The pleasure of going into a time machine

I suppose it is everyone's dream to go into a time machine and return to their favourite era.

Right now I feel I have, as I act as consultant coach to Holland in the European cricket championships played in Belfast, Ireland.

These championships are played every two years and are divided into two divisions.

The second division, obviously the weakest comprises, Germany, Gibraltar, Israel, France, Portugal and Austria.

The winner of this competition will gain promotion to the top division and the lowest in first division will be relegated.

The first division comprises Holland, who have won this tournament on the last two occasions and also qualified for the 2003 World Cup with their victory in the last ICC Trophy and England Amateurs, Scotland, Ireland, Denmark and Italy.

The time machine I have entered reminds me of the innocent sixties when players were playing for the sheer enjoyment and the participation at the highest level.

It was a more generous time with little cynicism and selfishness and certainly very few scandals.

It was also a time when players and opponents enjoyed mixing and making friends.

This is exactly the environment that I am now in.

While the standard in these hard fought championships may not be as high as Test cricket it is nevertheless very competitive.

I am delighted to be part of this and finally see the ICC promoting the game at this level.

We shouldn't forget that Sri Lanka and Bangladesh are recent graduates of these tournaments.

Facilities have been excellent and most of the club grounds we have played on have a proud history of over 100 years.

This doesn't really surprise me as I was aware that cricket had been played in Ireland and Scotland for over 100 years. What has amazed me however is just how long our great game has been played in Holland.

The first cricket club which still exists, U.D.C.C (Utile Dulei) in the East Holland city of Deventer was established in 1885 by some keen English school boys. Within a short time more clubs were established in the length and breadth of Holland.

Nowadays it is pretty well restricted to the Western part of Holland in big cities such as Rotterdam, Amsterdam, Rotterdam Den Haag, Utreck and Antwerteen.

While no cricket is played in the schools there are nearly 6000 registered players in Holland.

Holland has always had a close association with England and the contribution made by British soldiers who were in The Netherlands during the first World War was of great importance to the development of the game.

After the second World War equipment came to Holland through a "Save Dutch Cricket Fund", so that the cricketers who were forbidden to play the game by the occupying forces were able to start playing again in 1949.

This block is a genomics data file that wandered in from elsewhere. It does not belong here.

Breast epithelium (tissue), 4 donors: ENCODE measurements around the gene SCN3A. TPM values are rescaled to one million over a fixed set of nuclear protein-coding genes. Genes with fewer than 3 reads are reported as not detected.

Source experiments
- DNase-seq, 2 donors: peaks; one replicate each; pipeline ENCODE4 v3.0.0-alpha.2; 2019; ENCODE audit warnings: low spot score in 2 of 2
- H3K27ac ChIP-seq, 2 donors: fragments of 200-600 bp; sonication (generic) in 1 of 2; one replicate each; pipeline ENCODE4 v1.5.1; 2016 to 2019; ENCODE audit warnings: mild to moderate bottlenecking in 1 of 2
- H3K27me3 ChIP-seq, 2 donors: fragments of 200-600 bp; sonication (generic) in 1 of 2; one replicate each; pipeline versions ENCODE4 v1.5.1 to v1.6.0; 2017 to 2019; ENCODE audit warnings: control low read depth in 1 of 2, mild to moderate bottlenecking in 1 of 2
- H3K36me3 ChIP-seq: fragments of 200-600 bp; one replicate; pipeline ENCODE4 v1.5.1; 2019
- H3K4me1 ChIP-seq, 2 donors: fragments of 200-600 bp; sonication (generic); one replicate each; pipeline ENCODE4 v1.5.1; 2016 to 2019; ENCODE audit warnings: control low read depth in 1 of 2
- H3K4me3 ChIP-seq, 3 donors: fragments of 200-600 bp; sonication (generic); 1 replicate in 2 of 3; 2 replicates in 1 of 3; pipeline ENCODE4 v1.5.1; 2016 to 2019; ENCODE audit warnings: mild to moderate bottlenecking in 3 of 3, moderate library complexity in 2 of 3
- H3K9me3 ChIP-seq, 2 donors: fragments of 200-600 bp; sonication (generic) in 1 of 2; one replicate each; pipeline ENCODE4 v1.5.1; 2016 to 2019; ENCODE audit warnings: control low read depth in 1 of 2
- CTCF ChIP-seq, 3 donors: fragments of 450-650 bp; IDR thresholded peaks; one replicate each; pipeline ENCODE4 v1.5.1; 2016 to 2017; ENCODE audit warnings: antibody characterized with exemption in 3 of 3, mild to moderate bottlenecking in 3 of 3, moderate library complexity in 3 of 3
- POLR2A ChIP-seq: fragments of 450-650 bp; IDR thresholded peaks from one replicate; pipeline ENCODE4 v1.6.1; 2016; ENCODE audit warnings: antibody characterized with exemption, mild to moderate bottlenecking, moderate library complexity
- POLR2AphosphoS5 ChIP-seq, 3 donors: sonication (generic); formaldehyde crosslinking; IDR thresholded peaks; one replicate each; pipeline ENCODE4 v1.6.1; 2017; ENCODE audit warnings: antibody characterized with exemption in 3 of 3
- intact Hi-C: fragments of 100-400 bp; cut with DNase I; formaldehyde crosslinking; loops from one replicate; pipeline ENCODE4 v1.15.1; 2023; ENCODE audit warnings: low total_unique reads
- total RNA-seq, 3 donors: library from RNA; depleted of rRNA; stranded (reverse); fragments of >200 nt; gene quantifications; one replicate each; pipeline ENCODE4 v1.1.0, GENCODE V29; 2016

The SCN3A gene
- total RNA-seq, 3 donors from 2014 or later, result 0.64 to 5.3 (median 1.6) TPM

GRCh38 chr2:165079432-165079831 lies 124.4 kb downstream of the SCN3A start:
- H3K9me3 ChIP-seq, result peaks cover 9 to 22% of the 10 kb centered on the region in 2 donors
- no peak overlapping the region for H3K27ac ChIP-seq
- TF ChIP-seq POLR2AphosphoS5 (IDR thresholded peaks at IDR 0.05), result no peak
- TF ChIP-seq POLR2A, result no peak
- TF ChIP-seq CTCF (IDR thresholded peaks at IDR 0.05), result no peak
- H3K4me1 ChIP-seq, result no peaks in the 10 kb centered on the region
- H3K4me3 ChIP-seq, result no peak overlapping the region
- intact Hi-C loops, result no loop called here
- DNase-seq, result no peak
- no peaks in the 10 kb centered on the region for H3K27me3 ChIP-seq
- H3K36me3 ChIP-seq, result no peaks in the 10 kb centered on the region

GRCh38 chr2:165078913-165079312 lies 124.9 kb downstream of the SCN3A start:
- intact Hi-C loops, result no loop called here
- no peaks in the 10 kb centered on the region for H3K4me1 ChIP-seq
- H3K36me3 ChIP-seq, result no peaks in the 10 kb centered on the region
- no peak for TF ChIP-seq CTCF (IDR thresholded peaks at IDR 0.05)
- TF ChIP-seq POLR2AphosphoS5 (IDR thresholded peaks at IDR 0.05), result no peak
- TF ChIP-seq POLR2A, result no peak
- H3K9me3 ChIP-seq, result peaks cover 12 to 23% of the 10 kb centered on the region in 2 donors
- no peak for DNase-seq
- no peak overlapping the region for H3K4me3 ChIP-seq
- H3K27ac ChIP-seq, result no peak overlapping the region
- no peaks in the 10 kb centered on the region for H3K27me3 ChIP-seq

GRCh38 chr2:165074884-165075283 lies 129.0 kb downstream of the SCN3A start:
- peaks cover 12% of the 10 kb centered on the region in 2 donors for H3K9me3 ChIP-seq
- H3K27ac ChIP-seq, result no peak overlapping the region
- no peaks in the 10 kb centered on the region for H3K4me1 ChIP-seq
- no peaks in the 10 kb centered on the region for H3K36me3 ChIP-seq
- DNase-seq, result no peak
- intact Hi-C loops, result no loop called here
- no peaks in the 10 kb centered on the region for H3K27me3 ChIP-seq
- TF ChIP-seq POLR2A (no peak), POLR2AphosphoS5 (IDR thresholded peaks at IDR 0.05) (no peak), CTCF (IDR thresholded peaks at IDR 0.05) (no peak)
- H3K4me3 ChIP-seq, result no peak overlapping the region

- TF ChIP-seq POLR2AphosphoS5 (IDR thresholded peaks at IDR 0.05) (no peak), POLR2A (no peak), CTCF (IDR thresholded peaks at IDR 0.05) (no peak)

Much has happened in Dutch cricket in the last two years. Foreign coaches and players have been allowed to participate in the league and as a result there has been a much more professional approach to cricket.

More internationals were also attracted and Vanburn Holder of the West Indies and David Murray along with fellow wicketkeepers Lee Germon from New Zealand and Tim Zoehrer from Australia while Colin (Funky) Miller of Australia spent many years in Holland.

Numerous state players from all around the world have plied their trade and left lasting impressions.

Most of Holland's cricket has been played on mats over clay. This is now changing and four centres now have turf wickets.

It is quite remarkable that Holland has done so well at the international level. They qualified for the first time for the World Cup and of course will be in South Africa in 2003.

English county scouts are continually visiting Holland to search for E.C.C. qualified talent.

Paul-Jan Bakker was the first Dutch man to play in county cricket and he had a long and distinguished career at Hampshire while current Holland captain Roland Lefebure served Somerset and Glamorgan for over a decade.

Injury has sadly finished the first class career of Andre' van Troost who at Somerset bowled one of the 10 fastest balls in cricket.

What now for Dutch cricket.

They have an excellent administration and a well constructed club cricket and junior development schemes which would be the envy of many Test nations.

Test and one-day internationals are some distance away but still very high on the priorities of Dutch cricket.

Given encouragement and financial help from the ICC they can on the medium term play ODIs.